Today’s outrage du jour includes a well-known fashion designer’s use/abuse of Twitter trending topics. I’m not going to use his name or even the hashtag he used in this article for two reasons: one, I’m not about to give him any more “hits” or attention than he has already received, and two, I don’t really need to give him the added publicity to make my point.
This sort of behavior is the online, social and digital equivalent of the old saying “there is no such thing as bad publicity.” I’ve never liked that saying, because it seems self-evident that yes, there is bad publicity.
So, yes, there is such a thing as bad publicity, but the volume of…stuff coming at us is so high, we forget all but the most egregious behavior. You have to lose a lot of oil in the gulf to make a lasting impression anymore. We’ve pretty much forgotten the Cook’s Source flare-up, the moderators of the Navy’s Facebook page deleting negative comments, the Greenpeace protest on–I think–Nestle’s Facebook page, Ann Taylor offering gift cards to bloggers for positive posts–do I need to go on? These things happen, we write about them, and within fairly short order, they are forgotten as we move on to the next topic of the day.
If the backlash is soon forgotten, it could be argued that pot-stirring (which is what I think Mr. Fashion Designer may be doing) could hold some benefit (for him). For example:
Are we looking at click-throughs on the link?
How about “mentions” on blogs or Facebook?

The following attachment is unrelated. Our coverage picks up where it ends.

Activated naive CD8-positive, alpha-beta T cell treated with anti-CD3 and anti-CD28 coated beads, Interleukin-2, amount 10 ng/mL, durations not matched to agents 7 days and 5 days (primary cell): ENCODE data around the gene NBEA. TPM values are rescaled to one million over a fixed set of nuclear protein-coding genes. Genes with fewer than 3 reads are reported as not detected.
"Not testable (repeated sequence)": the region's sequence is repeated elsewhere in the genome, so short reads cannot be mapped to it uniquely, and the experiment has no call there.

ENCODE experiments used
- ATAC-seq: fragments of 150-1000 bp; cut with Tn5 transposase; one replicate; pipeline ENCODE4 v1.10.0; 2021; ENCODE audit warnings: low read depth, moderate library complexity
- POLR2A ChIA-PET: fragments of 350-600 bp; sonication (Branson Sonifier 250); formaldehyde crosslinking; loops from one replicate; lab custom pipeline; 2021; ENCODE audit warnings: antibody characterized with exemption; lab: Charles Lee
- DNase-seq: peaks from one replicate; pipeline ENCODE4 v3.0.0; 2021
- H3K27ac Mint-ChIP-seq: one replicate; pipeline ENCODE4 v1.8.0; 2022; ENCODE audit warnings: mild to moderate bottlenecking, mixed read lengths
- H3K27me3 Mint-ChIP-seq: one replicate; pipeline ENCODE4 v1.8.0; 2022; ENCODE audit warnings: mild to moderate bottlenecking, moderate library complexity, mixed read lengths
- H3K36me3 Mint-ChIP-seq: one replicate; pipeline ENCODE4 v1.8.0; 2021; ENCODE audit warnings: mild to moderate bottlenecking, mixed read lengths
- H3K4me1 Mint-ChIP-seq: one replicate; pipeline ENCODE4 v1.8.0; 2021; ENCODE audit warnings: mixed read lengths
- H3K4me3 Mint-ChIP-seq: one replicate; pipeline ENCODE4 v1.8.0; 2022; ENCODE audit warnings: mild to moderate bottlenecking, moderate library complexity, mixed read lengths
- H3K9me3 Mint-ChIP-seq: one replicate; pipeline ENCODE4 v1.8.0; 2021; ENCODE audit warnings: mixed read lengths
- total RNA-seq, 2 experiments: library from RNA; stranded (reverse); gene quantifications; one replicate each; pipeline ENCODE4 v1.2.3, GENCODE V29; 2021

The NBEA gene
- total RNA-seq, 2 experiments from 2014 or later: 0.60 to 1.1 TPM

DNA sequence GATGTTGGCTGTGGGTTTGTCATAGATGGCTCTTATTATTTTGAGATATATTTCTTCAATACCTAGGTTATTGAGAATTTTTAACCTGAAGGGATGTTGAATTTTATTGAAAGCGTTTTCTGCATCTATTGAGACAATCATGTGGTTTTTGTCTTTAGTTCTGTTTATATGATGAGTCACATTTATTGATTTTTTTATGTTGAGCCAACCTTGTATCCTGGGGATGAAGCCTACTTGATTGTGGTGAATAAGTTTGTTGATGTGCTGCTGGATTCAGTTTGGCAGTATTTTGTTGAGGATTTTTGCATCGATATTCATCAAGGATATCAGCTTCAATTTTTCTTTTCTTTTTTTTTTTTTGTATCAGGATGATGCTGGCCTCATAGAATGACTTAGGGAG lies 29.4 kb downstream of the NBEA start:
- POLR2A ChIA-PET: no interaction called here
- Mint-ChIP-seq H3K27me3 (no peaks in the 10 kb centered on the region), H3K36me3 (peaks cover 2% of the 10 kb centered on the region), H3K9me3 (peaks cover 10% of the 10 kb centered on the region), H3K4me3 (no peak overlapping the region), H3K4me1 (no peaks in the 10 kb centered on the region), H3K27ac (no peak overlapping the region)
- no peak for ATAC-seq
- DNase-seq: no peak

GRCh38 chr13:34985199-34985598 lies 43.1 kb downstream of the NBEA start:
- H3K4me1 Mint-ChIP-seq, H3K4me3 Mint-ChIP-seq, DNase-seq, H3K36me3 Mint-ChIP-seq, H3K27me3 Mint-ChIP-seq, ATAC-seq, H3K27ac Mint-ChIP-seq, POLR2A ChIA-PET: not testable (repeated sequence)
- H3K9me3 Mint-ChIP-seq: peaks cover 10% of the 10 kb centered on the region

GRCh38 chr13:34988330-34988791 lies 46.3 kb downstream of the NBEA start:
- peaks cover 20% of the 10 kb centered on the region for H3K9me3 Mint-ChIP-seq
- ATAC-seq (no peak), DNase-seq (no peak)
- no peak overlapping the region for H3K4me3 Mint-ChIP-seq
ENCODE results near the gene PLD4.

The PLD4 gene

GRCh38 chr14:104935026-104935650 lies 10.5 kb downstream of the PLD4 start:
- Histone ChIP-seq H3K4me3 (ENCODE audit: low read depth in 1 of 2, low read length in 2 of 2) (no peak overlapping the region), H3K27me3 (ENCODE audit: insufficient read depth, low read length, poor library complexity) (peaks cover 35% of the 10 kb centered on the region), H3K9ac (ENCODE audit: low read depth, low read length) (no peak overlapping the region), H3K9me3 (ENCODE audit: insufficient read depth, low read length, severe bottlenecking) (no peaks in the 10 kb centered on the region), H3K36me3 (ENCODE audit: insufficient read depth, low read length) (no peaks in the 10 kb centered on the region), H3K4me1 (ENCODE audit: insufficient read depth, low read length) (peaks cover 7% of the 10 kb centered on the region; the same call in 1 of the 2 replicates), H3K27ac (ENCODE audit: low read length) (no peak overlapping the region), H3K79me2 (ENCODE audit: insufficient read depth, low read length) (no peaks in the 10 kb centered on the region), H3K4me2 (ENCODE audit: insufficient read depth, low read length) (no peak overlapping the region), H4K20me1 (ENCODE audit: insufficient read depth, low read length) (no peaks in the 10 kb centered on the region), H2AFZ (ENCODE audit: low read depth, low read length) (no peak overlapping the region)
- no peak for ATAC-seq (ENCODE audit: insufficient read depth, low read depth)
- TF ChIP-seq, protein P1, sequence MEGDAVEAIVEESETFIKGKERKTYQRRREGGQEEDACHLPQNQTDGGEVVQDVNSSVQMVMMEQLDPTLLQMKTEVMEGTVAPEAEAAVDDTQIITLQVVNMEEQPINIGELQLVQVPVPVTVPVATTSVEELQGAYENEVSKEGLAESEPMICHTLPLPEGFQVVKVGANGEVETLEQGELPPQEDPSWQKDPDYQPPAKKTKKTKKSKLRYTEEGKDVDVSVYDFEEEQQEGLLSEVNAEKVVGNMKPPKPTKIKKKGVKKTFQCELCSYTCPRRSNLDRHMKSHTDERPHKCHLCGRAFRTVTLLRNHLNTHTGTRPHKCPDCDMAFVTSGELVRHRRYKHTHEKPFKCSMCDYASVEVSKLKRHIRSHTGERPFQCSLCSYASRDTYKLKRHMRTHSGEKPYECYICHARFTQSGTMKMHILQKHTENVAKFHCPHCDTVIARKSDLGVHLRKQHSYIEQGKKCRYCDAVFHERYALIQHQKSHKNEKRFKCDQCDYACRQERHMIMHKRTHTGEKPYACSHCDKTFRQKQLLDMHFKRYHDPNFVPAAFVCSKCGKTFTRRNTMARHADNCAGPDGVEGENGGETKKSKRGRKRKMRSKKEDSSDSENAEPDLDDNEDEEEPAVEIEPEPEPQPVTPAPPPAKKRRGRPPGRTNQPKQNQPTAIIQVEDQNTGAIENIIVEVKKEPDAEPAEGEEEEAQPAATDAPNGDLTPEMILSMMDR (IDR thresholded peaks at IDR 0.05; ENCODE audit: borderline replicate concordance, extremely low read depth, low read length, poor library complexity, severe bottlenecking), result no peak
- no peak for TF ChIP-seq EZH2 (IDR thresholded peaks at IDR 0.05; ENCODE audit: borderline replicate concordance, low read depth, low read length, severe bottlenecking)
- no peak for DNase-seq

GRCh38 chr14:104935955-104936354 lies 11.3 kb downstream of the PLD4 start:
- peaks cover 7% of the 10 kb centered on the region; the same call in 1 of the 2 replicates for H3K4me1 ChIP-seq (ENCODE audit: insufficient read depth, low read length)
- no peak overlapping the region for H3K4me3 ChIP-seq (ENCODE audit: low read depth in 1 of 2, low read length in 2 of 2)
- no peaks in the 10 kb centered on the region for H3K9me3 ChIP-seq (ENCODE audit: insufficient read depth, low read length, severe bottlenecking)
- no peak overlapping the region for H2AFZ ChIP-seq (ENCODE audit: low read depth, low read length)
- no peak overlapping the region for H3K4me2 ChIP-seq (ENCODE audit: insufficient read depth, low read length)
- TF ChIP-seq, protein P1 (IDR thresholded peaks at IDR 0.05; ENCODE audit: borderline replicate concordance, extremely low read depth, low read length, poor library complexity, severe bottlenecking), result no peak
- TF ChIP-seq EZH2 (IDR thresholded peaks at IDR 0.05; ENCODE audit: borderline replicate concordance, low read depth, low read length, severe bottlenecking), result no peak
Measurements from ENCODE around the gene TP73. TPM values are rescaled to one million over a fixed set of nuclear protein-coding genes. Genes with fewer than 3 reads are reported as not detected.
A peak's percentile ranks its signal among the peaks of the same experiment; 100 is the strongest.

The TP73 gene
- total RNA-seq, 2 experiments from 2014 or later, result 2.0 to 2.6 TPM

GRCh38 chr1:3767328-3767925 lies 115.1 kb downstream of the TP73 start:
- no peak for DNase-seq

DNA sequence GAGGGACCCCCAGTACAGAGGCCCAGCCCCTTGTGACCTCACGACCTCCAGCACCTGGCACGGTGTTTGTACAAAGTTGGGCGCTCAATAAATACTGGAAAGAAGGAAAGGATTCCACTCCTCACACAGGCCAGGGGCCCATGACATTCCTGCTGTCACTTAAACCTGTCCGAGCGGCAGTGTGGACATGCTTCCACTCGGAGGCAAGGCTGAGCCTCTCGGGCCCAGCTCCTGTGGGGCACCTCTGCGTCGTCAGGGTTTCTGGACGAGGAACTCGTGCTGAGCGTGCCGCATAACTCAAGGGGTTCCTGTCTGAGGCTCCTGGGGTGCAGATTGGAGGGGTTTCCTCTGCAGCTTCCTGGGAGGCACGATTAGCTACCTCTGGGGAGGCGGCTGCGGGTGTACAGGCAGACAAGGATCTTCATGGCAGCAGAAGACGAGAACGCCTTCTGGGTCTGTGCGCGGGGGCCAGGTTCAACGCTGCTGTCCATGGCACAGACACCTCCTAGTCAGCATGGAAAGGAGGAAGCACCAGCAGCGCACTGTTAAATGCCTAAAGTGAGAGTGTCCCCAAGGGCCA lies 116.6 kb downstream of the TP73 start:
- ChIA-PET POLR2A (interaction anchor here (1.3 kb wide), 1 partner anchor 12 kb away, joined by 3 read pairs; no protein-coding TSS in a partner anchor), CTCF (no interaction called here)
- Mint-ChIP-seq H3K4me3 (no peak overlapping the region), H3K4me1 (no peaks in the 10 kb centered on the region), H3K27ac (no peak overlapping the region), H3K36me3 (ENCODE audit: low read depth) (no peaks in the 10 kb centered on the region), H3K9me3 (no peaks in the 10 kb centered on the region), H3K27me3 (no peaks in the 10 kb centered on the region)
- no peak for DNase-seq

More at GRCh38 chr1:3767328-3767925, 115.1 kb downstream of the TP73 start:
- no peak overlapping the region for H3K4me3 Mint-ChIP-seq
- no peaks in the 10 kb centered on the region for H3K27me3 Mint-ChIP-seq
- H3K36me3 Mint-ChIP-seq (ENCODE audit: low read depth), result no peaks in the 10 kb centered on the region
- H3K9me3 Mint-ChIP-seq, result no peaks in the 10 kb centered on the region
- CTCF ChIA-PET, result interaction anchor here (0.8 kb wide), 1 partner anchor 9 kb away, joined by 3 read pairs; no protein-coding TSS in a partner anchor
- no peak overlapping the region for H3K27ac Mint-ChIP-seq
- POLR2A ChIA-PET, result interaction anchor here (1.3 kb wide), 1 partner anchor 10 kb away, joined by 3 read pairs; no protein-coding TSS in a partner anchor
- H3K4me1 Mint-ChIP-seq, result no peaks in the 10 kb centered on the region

Tracking volume of brand mentions?
Retweets? Mentions on Twitter?
How about Share of Voice?
If you were to plot any of these out in a week or two, all of the graphs would point up. So stir the pot, wait for folks to forget (or at least allow the memory to mellow a bit) and you have shiny charts and metrics that look good, and you are no longer the devil incarnate (you’re just a bit of a jerk). Without context, the data here might actually look good. This is why good, human, analysis is important.
Of course, the preference is to tie measurement to a concrete business outcome, like selling more clothes and watches and things. But that takes time and effort, and linking social media efforts to those can be a challenge. And, unfortunately, the numbers won’t look as big as the marketing department, weaned on AVEs and impressions, is accustomed to seeing.
I left this comment on Scott Monty’s excellent post on this issue, and I’ll repeat it here. This is the sort of tactic that PETA has used in the past (and is using right now with yet another too-racy-for-the-Superbowl ad). Why do we keep falling for it?